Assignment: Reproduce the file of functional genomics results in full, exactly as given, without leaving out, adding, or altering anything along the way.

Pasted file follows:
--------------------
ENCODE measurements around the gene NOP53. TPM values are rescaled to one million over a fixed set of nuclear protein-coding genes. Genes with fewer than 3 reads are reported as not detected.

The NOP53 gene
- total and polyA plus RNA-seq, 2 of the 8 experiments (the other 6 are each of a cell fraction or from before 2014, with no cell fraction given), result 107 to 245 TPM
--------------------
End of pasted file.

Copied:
ENCODE measurements around the gene NOP53. TPM values are rescaled to one million over a fixed set of nuclear protein-coding genes. Genes with fewer than 3 reads are reported as not detected.

The NOP53 gene
- total and polyA plus RNA-seq, 2 of the 8 experiments (the other 6 are each of a cell fraction or from before 2014, with no cell fraction given), result 107 to 245 TPM